FIG. 10 is a view similar to that of FIG. 8 but illustrating a further embodiment of a muzzle brake embodying teachings of the invention;
FIG. 11 is a view taken generally on the plane of line 11--11 of FIG. 10 and looking in the direction of the arrows;
FIG. 12 is a view somewhat similar to that of FIG. 2 but illustrating a further embodiment of a muzzle brake embodying teachings of the invention;
FIG. 13 is a view similar to any of FIG. 5, 9 or 11 and illustrating another manner of constructing a muzzle brake according to the invention;
FIG. 14 is an enlarged perspective view of one element employable in constructing one particular type of muzzle brake according to the invention;
FIG. 15 is a view similar to that of FIG. 12 but illustrating a further modification of the invention;
FIG. 16 is a view similar to any of FIGS. 5, 9, 11 or 13 and illustrating still another embodiment of the invention;
FIG. 17 is a cross-sectional view taken generally on the plane of line 17--17 of FIG. 16 and looking in the direction of the arrows; and
FIG. 18 is a view taken generally on the plane of line 18--18 of FIG. 16 and looking in the direction of the arrows.
Referring now in greater detail to the drawings, FIGS. 1, 2 and 3 illustrate a hand gun 10 is shown as being of the slide action automatic pistol type comprised of, for example, a receiver body or housing 12 having a hand grip portion 14, trigger 16, trigger guard 18, grip safety lever 20, grip stock 22 and hammer 24. A slide 25, carried by the receiver housing 12 also generally contains a barrel 26 therewithin as well as a recoil spring 28 and recoil spring plug 30. Front and rear sights may be provided as at 32 and 34. The general structure and operation of slide-type automatic pistols is well known in the art and suffice it to say that the slide 25 will move axially with respect to the barrel 26 during cocking and firing of the firearm. As generally depicted in FIGS. 1 and 2, the recoil spring 28 and recoil spring plug 30 are received generally between the barrel 26 and receiver 12 with the recoil spring plug 30 being axially received through a forwardly directed open passageway 36 formed in a forward lower depending portion 38 of slide 25.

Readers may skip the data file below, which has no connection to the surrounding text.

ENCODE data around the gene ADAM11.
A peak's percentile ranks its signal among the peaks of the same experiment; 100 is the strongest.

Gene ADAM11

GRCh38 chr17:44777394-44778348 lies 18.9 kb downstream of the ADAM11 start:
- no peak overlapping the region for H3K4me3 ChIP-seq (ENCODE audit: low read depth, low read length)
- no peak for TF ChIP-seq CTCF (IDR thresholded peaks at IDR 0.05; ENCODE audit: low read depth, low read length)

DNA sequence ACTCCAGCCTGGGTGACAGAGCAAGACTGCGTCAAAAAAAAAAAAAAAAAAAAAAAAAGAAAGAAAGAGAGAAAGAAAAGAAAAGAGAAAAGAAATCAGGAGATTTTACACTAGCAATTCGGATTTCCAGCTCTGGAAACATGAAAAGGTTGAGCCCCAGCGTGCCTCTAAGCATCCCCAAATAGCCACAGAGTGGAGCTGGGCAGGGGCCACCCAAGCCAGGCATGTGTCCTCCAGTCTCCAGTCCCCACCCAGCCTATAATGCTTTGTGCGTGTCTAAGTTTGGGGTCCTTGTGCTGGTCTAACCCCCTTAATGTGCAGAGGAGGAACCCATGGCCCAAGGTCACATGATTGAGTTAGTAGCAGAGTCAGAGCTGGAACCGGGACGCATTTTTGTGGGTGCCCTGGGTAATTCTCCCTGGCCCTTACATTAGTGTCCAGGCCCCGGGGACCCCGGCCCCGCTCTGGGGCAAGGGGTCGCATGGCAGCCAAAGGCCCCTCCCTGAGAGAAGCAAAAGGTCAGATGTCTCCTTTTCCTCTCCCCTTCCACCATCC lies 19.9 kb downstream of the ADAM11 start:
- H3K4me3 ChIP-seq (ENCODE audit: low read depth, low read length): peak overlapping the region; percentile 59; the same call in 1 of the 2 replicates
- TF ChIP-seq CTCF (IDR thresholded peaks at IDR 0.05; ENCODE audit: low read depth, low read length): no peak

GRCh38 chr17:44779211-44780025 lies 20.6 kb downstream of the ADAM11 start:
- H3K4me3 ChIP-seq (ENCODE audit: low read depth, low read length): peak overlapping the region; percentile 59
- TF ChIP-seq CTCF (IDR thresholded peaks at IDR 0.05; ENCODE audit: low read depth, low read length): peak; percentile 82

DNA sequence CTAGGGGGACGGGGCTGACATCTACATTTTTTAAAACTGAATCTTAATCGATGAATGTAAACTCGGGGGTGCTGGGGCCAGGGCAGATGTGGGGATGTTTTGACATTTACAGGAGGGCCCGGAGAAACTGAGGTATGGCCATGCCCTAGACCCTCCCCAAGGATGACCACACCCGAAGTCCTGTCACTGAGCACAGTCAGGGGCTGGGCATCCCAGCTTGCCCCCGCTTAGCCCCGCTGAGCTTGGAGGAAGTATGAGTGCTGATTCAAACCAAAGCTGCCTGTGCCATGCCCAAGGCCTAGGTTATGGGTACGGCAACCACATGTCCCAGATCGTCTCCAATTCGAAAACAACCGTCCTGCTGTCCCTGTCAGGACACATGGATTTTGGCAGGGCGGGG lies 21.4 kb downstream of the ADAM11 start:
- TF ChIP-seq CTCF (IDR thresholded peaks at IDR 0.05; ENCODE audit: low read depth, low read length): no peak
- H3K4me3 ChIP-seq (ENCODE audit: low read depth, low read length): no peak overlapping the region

As will be noted, the spring plug 30 is provided with an axially extended recess or chamber 40 formed in its inner end to receive one end of spring 28 therein, while the outer end of plug 30 is formed with an axially extending cylindrical portion 42 as to thereby define a generally annular shoulder-like area 44 thereabout.
A muzzle brake, embodying teachings of the invention, is shown at 46 as being operatively assembled and secured to the pistol 10. As illustrated in FIGS. 1-7, the muzzle brake 46 is shown as comprising an axially elongated tubular body member 48 with a first body portion 50 intended to be disposed generally forwardly of the pistol 10 and a second body portion 52 intended to be closely slidably received within the cooperating clearance passageway 54 formed in and provided by the slide 25 of the pistol 10. Generally intermediate or joining such inner and outer body portions 52 and 50 is an abutment and locking portion comprised as of an outwardly radiating shoulder 56 which blends with a plate or blade-like radiating extension 58 which has an arcuate recess or relief 60 formed at its generally outermost end.
In the embodiment disclosed, the pistol 10 of of the type which has a bayonet-type locking slot or groove 62 formed at the forward end of the slide 25. Such slot or groove may be the one often employed for axially retaining a forwardly disposed barrel bushing for permitting relative axial motion as between the slide 25 and gun barrel 26. The cross-sectional view of FIG. 3 is one which is taken through such arcuate bayonet-type locking slot 62. Generally, the lowermost (or right-most) portion of such slot would have a forwardly directed clearance opening permitting the insertion therethrough of a related key member which, once received within the slot could be rotated clockwise (as viewed in FIG. 3) as to thereby axially contain such key within the left-most portion of the slot 62.
As best seen in FIGS. 5, 6 and 7, a bayonet locking key portion 66 is formed and carried by rearward or inner body section 52 generally rearwardly of the abutment portion 56. Further, in the preferred embodiment, the contour of arcuate portion 60 closely approximates the cylindrical contour of cylindrical extension 42 of spring plug 30. Also, in the preferred embodiment, the muzzle brake 46 is provided with an internally disposed annular bushing or bearing surface 68 which serves to closely slidingly engage the outer diameter of gun barrel 26.